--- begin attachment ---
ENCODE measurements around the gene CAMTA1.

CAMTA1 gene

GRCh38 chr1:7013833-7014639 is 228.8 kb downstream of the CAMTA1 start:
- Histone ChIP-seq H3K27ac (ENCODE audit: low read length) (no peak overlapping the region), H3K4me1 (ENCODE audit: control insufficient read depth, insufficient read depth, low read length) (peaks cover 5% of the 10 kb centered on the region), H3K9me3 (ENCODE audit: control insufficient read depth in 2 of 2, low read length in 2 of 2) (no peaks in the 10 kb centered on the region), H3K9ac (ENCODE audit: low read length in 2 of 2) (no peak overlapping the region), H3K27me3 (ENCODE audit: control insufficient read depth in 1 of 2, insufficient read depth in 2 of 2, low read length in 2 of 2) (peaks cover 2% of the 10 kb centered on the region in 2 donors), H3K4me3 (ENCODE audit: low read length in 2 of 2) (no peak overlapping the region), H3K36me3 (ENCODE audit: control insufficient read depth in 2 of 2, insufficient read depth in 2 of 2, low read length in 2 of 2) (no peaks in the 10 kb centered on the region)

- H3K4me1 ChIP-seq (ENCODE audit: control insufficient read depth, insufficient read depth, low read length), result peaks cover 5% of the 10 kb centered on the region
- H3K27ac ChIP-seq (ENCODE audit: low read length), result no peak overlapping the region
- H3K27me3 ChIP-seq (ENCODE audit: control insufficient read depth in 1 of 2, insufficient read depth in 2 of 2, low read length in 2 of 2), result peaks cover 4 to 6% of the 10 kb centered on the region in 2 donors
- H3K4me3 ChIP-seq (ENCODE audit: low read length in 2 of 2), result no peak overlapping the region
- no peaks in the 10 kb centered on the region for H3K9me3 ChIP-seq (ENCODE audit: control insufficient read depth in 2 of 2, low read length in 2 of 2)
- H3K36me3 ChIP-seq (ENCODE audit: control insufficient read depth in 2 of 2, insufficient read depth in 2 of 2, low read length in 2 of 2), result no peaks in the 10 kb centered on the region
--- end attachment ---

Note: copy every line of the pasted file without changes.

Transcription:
ENCODE measurements around the gene CAMTA1.

CAMTA1 gene

GRCh38 chr1:7013833-7014639 is 228.8 kb downstream of the CAMTA1 start:
- Histone ChIP-seq H3K27ac (ENCODE audit: low read length) (no peak overlapping the region), H3K4me1 (ENCODE audit: control insufficient read depth, insufficient read depth, low read length) (peaks cover 5% of the 10 kb centered on the region), H3K9me3 (ENCODE audit: control insufficient read depth in 2 of 2, low read length in 2 of 2) (no peaks in the 10 kb centered on the region), H3K9ac (ENCODE audit: low read length in 2 of 2) (no peak overlapping the region), H3K27me3 (ENCODE audit: control insufficient read depth in 1 of 2, insufficient read depth in 2 of 2, low read length in 2 of 2) (peaks cover 2% of the 10 kb centered on the region in 2 donors), H3K4me3 (ENCODE audit: low read length in 2 of 2) (no peak overlapping the region), H3K36me3 (ENCODE audit: control insufficient read depth in 2 of 2, insufficient read depth in 2 of 2, low read length in 2 of 2) (no peaks in the 10 kb centered on the region)

- H3K4me1 ChIP-seq (ENCODE audit: control insufficient read depth, insufficient read depth, low read length), result peaks cover 5% of the 10 kb centered on the region
- H3K27ac ChIP-seq (ENCODE audit: low read length), result no peak overlapping the region
- H3K27me3 ChIP-seq (ENCODE audit: control insufficient read depth in 1 of 2, insufficient read depth in 2 of 2, low read length in 2 of 2), result peaks cover 4 to 6% of the 10 kb centered on the region in 2 donors
- H3K4me3 ChIP-seq (ENCODE audit: low read length in 2 of 2), result no peak overlapping the region
- no peaks in the 10 kb centered on the region for H3K9me3 ChIP-seq (ENCODE audit: control insufficient read depth in 2 of 2, low read length in 2 of 2)
- H3K36me3 ChIP-seq (ENCODE audit: control insufficient read depth in 2 of 2, insufficient read depth in 2 of 2, low read length in 2 of 2), result no peaks in the 10 kb centered on the region